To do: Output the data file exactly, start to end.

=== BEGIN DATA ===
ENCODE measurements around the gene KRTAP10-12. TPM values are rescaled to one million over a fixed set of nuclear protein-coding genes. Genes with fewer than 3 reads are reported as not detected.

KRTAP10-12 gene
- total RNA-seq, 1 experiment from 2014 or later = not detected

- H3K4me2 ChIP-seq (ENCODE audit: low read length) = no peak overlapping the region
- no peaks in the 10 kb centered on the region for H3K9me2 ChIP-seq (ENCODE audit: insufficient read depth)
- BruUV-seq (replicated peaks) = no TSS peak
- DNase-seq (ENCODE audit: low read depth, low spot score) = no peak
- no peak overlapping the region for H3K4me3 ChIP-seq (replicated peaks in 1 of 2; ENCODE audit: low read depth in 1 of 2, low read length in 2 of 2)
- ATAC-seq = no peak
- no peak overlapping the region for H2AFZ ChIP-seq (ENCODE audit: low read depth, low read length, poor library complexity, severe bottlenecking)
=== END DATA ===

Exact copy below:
ENCODE measurements around the gene KRTAP10-12. TPM values are rescaled to one million over a fixed set of nuclear protein-coding genes. Genes with fewer than 3 reads are reported as not detected.

KRTAP10-12 gene
- total RNA-seq, 1 experiment from 2014 or later = not detected

- H3K4me2 ChIP-seq (ENCODE audit: low read length) = no peak overlapping the region
- no peaks in the 10 kb centered on the region for H3K9me2 ChIP-seq (ENCODE audit: insufficient read depth)
- BruUV-seq (replicated peaks) = no TSS peak
- DNase-seq (ENCODE audit: low read depth, low spot score) = no peak
- no peak overlapping the region for H3K4me3 ChIP-seq (replicated peaks in 1 of 2; ENCODE audit: low read depth in 1 of 2, low read length in 2 of 2)
- ATAC-seq = no peak
- no peak overlapping the region for H2AFZ ChIP-seq (ENCODE audit: low read depth, low read length, poor library complexity, severe bottlenecking)